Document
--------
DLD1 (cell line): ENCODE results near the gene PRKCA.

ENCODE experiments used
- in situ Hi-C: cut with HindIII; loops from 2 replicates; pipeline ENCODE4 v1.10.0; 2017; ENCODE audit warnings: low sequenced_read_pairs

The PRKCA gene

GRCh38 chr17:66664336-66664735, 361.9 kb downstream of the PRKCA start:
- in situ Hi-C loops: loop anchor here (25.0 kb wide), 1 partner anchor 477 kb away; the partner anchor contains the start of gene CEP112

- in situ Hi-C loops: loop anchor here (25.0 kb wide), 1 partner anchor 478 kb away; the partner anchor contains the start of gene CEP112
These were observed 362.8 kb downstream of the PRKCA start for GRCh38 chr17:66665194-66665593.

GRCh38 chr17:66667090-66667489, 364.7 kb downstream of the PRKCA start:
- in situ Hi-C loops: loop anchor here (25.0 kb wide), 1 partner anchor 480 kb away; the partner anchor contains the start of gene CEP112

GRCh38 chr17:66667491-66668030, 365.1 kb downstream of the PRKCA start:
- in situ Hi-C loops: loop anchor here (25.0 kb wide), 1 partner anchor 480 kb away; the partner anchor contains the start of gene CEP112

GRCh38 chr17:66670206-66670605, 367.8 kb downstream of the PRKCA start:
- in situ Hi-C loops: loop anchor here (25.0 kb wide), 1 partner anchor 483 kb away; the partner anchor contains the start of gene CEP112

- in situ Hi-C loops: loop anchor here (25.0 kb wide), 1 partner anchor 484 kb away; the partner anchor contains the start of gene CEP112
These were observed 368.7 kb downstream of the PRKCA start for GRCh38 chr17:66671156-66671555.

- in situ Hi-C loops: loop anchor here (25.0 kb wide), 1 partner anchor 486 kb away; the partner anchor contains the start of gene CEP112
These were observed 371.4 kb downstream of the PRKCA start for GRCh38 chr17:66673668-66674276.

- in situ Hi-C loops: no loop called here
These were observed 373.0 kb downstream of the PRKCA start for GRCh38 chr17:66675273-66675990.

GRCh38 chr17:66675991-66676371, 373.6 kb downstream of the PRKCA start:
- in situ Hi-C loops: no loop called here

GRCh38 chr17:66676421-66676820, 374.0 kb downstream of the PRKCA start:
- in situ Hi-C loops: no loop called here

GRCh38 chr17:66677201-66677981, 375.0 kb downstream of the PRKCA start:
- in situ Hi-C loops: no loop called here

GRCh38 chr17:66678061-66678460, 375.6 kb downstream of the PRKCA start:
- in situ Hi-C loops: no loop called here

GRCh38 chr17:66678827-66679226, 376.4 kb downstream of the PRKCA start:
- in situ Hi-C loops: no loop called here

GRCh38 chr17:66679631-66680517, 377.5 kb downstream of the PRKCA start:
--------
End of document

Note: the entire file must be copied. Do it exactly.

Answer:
DLD1 (cell line): ENCODE results near the gene PRKCA.

ENCODE experiments used
- in situ Hi-C: cut with HindIII; loops from 2 replicates; pipeline ENCODE4 v1.10.0; 2017; ENCODE audit warnings: low sequenced_read_pairs

The PRKCA gene

GRCh38 chr17:66664336-66664735, 361.9 kb downstream of the PRKCA start:
- in situ Hi-C loops: loop anchor here (25.0 kb wide), 1 partner anchor 477 kb away; the partner anchor contains the start of gene CEP112

- in situ Hi-C loops: loop anchor here (25.0 kb wide), 1 partner anchor 478 kb away; the partner anchor contains the start of gene CEP112
These were observed 362.8 kb downstream of the PRKCA start for GRCh38 chr17:66665194-66665593.

GRCh38 chr17:66667090-66667489, 364.7 kb downstream of the PRKCA start:
- in situ Hi-C loops: loop anchor here (25.0 kb wide), 1 partner anchor 480 kb away; the partner anchor contains the start of gene CEP112

GRCh38 chr17:66667491-66668030, 365.1 kb downstream of the PRKCA start:
- in situ Hi-C loops: loop anchor here (25.0 kb wide), 1 partner anchor 480 kb away; the partner anchor contains the start of gene CEP112

GRCh38 chr17:66670206-66670605, 367.8 kb downstream of the PRKCA start:
- in situ Hi-C loops: loop anchor here (25.0 kb wide), 1 partner anchor 483 kb away; the partner anchor contains the start of gene CEP112

- in situ Hi-C loops: loop anchor here (25.0 kb wide), 1 partner anchor 484 kb away; the partner anchor contains the start of gene CEP112
These were observed 368.7 kb downstream of the PRKCA start for GRCh38 chr17:66671156-66671555.

- in situ Hi-C loops: loop anchor here (25.0 kb wide), 1 partner anchor 486 kb away; the partner anchor contains the start of gene CEP112
These were observed 371.4 kb downstream of the PRKCA start for GRCh38 chr17:66673668-66674276.

- in situ Hi-C loops: no loop called here
These were observed 373.0 kb downstream of the PRKCA start for GRCh38 chr17:66675273-66675990.

GRCh38 chr17:66675991-66676371, 373.6 kb downstream of the PRKCA start:
- in situ Hi-C loops: no loop called here

GRCh38 chr17:66676421-66676820, 374.0 kb downstream of the PRKCA start:
- in situ Hi-C loops: no loop called here

GRCh38 chr17:66677201-66677981, 375.0 kb downstream of the PRKCA start:
- in situ Hi-C loops: no loop called here

GRCh38 chr17:66678061-66678460, 375.6 kb downstream of the PRKCA start:
- in situ Hi-C loops: no loop called here

GRCh38 chr17:66678827-66679226, 376.4 kb downstream of the PRKCA start:
- in situ Hi-C loops: no loop called here

GRCh38 chr17:66679631-66680517, 377.5 kb downstream of the PRKCA start: